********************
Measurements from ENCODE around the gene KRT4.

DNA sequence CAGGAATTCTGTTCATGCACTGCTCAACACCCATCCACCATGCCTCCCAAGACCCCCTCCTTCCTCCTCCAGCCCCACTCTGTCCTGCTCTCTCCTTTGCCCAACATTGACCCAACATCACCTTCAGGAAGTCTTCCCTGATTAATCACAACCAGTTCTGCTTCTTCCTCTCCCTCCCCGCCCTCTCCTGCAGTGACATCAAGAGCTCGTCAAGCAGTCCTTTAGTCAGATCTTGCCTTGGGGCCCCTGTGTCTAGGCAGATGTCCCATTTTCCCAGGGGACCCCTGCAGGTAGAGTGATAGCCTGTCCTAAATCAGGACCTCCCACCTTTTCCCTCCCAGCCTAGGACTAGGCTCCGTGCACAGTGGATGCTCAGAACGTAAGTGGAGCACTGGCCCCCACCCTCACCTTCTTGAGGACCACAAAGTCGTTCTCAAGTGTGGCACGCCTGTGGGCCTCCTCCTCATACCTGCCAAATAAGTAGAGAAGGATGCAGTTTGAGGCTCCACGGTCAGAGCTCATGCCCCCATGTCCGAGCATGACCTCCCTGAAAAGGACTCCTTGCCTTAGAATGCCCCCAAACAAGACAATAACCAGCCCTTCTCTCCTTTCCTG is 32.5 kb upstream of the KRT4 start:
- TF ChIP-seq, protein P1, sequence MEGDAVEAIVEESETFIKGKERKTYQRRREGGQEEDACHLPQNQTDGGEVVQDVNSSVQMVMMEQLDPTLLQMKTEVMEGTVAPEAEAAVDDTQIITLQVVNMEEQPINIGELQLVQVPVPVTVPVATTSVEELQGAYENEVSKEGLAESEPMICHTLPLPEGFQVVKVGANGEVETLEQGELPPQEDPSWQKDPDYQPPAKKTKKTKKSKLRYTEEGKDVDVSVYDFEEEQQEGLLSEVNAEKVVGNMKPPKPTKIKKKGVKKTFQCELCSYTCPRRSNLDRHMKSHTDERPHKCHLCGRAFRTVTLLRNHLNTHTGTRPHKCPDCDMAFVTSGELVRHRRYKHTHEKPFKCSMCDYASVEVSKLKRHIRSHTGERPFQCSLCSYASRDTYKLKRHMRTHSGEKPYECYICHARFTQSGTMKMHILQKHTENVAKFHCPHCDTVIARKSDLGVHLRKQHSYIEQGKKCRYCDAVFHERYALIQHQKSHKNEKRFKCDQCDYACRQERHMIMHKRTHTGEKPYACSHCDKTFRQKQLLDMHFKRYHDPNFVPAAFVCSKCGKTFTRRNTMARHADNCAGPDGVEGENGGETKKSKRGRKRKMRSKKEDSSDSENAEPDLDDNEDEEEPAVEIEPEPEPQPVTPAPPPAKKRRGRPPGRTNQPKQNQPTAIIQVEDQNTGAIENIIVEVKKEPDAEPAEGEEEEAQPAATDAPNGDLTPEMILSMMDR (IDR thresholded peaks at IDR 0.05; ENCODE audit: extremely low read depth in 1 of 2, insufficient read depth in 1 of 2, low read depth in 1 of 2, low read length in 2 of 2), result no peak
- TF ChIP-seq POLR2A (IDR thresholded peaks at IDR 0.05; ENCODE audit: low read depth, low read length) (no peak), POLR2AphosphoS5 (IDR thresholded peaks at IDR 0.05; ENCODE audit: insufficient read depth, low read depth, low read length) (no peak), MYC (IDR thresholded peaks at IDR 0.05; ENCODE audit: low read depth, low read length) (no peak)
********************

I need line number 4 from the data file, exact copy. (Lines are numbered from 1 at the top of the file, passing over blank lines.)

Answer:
- TF ChIP-seq POLR2A (IDR thresholded peaks at IDR 0.05; ENCODE audit: low read depth, low read length) (no peak), POLR2AphosphoS5 (IDR thresholded peaks at IDR 0.05; ENCODE audit: insufficient read depth, low read depth, low read length) (no peak), MYC (IDR thresholded peaks at IDR 0.05; ENCODE audit: low read depth, low read length) (no peak)